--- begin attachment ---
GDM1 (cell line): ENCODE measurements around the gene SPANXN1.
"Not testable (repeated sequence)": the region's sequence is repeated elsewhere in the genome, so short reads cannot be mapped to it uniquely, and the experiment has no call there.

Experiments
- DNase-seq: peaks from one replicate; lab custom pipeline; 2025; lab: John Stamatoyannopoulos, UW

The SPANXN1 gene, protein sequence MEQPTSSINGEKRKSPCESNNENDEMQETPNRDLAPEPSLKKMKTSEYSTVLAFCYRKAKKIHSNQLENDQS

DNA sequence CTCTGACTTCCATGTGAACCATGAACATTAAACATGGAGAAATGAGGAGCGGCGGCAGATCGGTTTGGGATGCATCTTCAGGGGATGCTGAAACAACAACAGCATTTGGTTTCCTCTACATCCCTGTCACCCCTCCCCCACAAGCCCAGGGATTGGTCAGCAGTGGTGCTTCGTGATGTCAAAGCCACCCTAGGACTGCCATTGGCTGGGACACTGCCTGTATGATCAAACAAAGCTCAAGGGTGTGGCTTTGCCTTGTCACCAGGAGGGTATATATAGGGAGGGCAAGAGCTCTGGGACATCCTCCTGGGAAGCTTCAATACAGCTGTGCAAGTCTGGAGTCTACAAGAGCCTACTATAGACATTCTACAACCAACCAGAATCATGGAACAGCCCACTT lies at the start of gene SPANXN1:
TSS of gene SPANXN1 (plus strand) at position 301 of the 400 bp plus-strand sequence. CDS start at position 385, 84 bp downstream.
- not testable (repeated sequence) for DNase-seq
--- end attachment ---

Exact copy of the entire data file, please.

GDM1 (cell line): ENCODE measurements around the gene SPANXN1.
"Not testable (repeated sequence)": the region's sequence is repeated elsewhere in the genome, so short reads cannot be mapped to it uniquely, and the experiment has no call there.

Experiments
- DNase-seq: peaks from one replicate; lab custom pipeline; 2025; lab: John Stamatoyannopoulos, UW

The SPANXN1 gene, protein sequence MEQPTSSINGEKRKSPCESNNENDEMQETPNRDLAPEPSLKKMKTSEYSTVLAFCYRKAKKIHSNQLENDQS

DNA sequence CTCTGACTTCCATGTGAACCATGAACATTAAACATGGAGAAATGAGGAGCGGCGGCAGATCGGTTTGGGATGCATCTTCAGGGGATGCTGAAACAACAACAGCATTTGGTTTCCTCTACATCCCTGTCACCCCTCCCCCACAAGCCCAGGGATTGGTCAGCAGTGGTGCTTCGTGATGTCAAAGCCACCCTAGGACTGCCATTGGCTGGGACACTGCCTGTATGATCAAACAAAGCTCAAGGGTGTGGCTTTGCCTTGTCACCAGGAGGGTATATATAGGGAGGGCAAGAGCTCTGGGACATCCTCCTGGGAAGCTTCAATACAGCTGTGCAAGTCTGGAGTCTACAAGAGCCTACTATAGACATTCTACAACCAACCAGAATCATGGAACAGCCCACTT lies at the start of gene SPANXN1:
TSS of gene SPANXN1 (plus strand) at position 301 of the 400 bp plus-strand sequence. CDS start at position 385, 84 bp downstream.
- not testable (repeated sequence) for DNase-seq